|Host distribution, larviposition behaviour and generation time of Sarcophaga penicillata (Diptera: Sarcophagidae), a parasitoid of conical snails|Coupland, J.B.; Baker, G. (1994). Host distribution, larviposition behaviour and generation time of Sarcophaga penicillata (Diptera: Sarcophagidae), a parasitoid of conical snails. B. Entomol. Res. 84(02): 185-189. http://hdl.handle.net/10.1017/s0007485300039675
In: Bulletin of Entomological Research. Cambridge University Press: Cambridge. ISSN 0007-4853; e-ISSN 1475-2670
Interspecific relationships > Parasitism
Cochlicella acuta (O. F. Müller, 1774) [WoRMS]; Diptera [WoRMS]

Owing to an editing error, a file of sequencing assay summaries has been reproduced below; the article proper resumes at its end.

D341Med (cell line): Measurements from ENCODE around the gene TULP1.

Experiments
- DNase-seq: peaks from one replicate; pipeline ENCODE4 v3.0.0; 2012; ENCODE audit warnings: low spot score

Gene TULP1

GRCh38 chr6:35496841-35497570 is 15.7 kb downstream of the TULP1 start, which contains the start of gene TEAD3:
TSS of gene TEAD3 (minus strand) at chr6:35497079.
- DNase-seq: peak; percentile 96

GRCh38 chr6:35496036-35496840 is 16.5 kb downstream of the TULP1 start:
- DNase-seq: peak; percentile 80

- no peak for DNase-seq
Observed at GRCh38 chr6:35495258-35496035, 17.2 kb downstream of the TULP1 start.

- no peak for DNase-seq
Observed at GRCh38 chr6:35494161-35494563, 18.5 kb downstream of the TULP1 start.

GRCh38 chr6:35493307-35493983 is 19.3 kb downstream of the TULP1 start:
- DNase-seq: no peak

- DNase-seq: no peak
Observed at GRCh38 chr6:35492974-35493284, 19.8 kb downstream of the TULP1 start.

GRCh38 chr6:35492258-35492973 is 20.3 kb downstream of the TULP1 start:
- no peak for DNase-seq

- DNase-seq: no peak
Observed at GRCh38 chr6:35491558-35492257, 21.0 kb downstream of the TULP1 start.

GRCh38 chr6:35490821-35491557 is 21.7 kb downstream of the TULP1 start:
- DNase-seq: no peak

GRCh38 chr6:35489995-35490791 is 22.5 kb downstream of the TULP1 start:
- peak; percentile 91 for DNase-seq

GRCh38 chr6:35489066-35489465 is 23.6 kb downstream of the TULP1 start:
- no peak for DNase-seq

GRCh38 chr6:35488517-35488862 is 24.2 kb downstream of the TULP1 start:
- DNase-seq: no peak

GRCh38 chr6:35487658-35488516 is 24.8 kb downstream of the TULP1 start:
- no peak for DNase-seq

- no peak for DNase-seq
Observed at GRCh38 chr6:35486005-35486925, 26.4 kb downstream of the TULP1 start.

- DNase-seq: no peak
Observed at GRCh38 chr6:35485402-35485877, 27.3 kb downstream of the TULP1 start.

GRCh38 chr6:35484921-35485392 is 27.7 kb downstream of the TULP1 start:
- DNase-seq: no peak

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Host characteristics, hyperparasitism, larviposition behaviour and generation time of Sarcophaga penicillata Villeneuve a parasitoid of the conical snail, Cochlicella acuta Müller (Mollusca: Helicidae) in southern France are described. Only snails which aestivated on vegetation were found to be parasitized by S. penicillata. Sarcophaga penicillata preferred C. acuta which were both significantly higher off the ground and larger in size than the population averages. Of the 2768 snails collected at the study site, 4% (112) were parasitized by S. penicillata, of which 36.6% (41) failed to emerge while 34% (38) were hyperparasitized. The predominant hyperparasite was Novitzkyanus cryplogaster Bouček (Hymenoptera: Pteromalidae) which was responsible for 79% (30) of the hyperparasitism. Larvipositing S. penicillata were observed to fabricate a hole in the epiphragm of resting snails in which they deposited one larva. After larviposition, female S. penicillata remained with the freshly parasitized snail a mean time ± SE of 25.2 ± 10.3 min. It is suggested that this may be an adaptive response to avoid superparasitism. The mean generation time of S. penicillata when reared in the laboratory was 18 days, indicating that more than six generations are possible during summer in the south of France. During winter, S. penicillata enters diapause in the pupal stage within a host snail for up to 6 months. The possible utility of S. penicillata as a biological control agent of introduced conical snails is discussed.